Impedance measurement: what is measured?

This technology focus on the electrical properties of a biological medium. Bioimpedance allows simple, fast and continuous measurements. Its principle is simple: a low-intensity alternating current (of the order of 70 μA) is applied to the body between two injection electrodes. The current will therefore pass through the most conductive compartments (water, electrolytes, muscles, …) and avoid the most insulating at low frequency (cell membranes, fat mass, skin, …). At the receiving electrodes, a tension will be raised and will correspond to the tissues opposition to the passage of the current.

Two interpreted data: resistance and reactance

A voltage is thus measured at the receiving electrodes. This signal will be interpreted as two data: the resistance R, which corresponds to the non-conductive elements, and the reactance X, which represents the capacitive effect of the membranes. The combination of these two data is the impedance Z.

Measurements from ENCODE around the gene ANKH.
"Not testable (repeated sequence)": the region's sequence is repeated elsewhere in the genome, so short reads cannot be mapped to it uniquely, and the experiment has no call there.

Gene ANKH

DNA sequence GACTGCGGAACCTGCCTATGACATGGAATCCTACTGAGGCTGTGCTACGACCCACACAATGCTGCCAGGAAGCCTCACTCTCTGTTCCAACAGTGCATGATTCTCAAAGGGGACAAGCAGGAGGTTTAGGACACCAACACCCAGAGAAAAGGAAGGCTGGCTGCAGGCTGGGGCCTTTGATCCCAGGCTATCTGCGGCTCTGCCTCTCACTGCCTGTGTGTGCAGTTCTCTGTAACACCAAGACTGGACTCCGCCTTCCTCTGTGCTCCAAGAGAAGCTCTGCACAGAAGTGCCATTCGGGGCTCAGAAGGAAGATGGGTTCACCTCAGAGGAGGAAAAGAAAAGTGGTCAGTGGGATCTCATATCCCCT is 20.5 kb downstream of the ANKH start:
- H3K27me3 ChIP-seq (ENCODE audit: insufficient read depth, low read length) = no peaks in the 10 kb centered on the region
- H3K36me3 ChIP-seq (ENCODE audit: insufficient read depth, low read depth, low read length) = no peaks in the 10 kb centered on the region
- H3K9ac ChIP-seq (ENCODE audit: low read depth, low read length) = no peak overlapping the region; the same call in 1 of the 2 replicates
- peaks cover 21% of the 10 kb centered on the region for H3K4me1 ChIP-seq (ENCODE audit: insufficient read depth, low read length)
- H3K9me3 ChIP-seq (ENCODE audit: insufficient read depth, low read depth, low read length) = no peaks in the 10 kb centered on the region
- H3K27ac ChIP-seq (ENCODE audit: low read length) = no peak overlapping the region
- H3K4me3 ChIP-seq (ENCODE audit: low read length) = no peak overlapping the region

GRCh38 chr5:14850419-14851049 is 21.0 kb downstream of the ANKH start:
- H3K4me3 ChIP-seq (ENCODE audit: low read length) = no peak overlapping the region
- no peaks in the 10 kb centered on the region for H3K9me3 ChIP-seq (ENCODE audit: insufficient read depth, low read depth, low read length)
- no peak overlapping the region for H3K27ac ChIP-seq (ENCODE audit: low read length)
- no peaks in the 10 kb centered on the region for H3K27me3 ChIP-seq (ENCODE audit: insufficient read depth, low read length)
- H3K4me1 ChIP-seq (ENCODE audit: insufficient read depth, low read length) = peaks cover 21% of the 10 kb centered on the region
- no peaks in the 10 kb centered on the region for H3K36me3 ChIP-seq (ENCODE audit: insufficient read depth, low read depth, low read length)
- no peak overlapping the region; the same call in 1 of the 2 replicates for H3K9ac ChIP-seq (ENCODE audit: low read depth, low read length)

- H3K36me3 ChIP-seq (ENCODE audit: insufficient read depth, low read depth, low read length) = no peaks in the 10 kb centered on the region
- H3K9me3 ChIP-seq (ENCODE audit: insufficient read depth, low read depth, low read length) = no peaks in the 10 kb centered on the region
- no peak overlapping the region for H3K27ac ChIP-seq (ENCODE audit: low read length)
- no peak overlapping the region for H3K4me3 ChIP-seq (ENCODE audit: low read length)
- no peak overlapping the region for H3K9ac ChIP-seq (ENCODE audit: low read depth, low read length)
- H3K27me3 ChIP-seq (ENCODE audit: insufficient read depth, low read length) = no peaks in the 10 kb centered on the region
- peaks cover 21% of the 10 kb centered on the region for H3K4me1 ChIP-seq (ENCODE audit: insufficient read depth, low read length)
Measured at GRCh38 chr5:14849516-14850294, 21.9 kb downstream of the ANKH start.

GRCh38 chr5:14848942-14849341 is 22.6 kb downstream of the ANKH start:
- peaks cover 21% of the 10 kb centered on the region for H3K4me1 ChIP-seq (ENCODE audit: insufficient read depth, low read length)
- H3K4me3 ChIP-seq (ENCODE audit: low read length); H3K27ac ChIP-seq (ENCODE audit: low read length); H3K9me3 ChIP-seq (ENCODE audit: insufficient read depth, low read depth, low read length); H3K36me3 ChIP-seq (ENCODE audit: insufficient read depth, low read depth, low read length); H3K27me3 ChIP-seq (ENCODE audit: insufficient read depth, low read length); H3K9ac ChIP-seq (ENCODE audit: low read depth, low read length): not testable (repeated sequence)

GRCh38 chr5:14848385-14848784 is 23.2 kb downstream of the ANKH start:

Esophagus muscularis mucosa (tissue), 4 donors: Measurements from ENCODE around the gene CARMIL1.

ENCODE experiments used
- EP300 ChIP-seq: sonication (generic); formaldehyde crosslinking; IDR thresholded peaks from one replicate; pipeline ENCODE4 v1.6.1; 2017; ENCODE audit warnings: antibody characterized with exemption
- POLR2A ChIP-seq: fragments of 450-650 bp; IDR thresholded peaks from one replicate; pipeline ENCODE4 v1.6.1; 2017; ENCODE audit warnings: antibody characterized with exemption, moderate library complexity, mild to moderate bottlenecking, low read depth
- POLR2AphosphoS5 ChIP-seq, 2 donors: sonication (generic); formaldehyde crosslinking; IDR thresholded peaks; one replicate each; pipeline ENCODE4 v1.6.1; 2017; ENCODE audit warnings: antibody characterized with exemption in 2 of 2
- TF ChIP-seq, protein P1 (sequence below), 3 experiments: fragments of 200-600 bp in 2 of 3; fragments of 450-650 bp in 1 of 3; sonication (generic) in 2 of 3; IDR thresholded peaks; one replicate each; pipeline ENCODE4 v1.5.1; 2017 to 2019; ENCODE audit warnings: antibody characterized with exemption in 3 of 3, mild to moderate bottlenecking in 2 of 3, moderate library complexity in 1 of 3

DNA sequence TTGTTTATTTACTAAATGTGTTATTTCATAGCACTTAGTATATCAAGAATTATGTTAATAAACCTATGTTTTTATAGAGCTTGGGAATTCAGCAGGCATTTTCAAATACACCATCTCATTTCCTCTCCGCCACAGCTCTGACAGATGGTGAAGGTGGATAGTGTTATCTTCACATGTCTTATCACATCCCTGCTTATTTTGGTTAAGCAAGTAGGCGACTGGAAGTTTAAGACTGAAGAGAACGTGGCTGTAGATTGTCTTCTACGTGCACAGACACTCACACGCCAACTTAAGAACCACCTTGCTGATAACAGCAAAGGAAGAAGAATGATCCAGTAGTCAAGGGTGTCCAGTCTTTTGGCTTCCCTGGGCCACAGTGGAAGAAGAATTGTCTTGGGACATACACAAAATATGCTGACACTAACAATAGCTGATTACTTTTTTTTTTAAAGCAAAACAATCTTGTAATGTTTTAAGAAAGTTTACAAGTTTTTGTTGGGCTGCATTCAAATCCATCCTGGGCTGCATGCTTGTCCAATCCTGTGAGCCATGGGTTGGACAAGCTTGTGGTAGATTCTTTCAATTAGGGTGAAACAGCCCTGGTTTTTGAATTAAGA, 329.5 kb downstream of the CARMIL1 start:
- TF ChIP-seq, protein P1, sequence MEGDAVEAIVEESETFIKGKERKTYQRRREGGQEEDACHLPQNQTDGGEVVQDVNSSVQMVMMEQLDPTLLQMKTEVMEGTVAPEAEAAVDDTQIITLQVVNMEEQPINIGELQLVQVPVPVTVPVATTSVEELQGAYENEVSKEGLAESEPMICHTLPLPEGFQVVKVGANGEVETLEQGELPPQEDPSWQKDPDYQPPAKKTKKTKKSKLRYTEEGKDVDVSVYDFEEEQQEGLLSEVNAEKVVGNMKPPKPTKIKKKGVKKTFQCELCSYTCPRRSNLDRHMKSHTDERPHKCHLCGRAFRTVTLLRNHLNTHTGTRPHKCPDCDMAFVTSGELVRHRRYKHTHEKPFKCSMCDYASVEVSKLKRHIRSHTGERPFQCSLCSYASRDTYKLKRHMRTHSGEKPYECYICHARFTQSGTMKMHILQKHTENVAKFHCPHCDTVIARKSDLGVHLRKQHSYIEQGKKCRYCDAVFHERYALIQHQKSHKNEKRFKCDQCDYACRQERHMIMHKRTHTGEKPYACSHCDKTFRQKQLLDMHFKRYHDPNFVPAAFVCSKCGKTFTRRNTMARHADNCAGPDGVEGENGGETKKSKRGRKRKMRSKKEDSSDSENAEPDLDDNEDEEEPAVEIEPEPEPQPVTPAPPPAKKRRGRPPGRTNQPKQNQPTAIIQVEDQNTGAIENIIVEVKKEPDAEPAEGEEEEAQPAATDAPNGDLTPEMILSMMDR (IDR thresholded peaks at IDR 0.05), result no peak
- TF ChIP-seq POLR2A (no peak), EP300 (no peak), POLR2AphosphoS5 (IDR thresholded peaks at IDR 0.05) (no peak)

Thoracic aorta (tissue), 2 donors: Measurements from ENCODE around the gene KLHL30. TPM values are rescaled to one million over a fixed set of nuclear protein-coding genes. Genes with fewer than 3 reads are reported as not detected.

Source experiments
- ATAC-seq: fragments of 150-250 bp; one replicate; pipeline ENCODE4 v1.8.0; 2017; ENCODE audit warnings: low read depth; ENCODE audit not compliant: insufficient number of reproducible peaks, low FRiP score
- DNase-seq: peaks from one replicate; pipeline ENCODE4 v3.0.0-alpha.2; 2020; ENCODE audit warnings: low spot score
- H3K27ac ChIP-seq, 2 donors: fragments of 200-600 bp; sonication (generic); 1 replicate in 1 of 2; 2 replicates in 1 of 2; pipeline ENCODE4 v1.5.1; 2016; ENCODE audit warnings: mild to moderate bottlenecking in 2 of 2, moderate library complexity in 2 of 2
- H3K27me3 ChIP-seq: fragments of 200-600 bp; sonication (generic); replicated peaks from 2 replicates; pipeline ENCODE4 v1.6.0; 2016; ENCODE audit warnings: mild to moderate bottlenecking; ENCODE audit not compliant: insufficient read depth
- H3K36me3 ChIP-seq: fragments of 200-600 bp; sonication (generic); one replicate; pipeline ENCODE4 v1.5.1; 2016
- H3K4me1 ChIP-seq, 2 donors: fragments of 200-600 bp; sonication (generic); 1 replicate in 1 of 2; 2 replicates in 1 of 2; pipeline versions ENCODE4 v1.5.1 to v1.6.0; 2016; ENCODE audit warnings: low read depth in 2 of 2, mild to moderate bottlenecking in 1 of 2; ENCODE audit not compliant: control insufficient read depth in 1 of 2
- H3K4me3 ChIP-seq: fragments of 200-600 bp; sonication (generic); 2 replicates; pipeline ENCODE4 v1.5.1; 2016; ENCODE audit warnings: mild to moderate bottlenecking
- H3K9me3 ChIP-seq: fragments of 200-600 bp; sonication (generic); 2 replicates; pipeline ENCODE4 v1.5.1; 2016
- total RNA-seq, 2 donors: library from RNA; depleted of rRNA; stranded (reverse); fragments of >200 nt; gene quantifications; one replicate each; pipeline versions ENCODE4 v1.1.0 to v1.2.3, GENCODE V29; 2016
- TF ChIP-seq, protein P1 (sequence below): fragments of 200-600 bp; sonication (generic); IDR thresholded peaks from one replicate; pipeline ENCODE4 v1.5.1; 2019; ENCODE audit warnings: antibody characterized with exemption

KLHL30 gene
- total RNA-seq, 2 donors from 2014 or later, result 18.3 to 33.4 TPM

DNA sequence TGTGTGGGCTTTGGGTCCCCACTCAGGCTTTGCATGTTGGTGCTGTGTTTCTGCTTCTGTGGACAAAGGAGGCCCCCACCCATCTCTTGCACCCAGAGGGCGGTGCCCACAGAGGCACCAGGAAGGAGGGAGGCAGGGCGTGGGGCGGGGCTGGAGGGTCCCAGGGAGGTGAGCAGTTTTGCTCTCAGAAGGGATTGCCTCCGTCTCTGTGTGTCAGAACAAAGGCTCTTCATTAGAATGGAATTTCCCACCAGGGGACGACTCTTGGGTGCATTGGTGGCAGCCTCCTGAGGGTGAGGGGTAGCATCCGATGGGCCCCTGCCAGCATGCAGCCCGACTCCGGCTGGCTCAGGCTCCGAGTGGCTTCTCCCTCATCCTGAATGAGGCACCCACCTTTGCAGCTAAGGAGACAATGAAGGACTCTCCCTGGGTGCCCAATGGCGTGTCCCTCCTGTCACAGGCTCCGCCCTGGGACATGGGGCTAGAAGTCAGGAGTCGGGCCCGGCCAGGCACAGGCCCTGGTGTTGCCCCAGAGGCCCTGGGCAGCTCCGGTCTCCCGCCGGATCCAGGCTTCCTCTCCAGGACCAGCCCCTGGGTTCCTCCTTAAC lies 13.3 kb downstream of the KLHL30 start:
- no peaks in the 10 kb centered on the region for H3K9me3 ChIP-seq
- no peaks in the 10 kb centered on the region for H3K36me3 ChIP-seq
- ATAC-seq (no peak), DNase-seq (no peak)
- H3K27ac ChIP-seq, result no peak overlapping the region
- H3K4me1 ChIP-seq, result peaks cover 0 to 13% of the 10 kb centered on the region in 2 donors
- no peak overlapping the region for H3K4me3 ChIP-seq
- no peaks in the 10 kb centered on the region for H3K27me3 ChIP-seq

In bioimpedance, the cell membrane is considered a capacitor. Insulating at low frequency, the cell membrane causes an accumulation of charges on each side without these electrical charges being able to pass through it. This membrane causes a variation in the current behaviour of the cells. When the frequency is low (<40kHz), current does not enter the cell. When the frequency increases, the current will enter the cells and the data collected will be both intracellular and extracellular. Indeed, at high frequency, electrical charges do not have time to accumulate on either side of the membrane and the current will therefore pass through the ion channels. The boundary between the two is difficult to quantify but it is accepted that from 150 kHz onwards, the majority of compartments are penetrated.

The measured electrical data, combined with the patient’s data, will be used to calculate the various body composition indicators.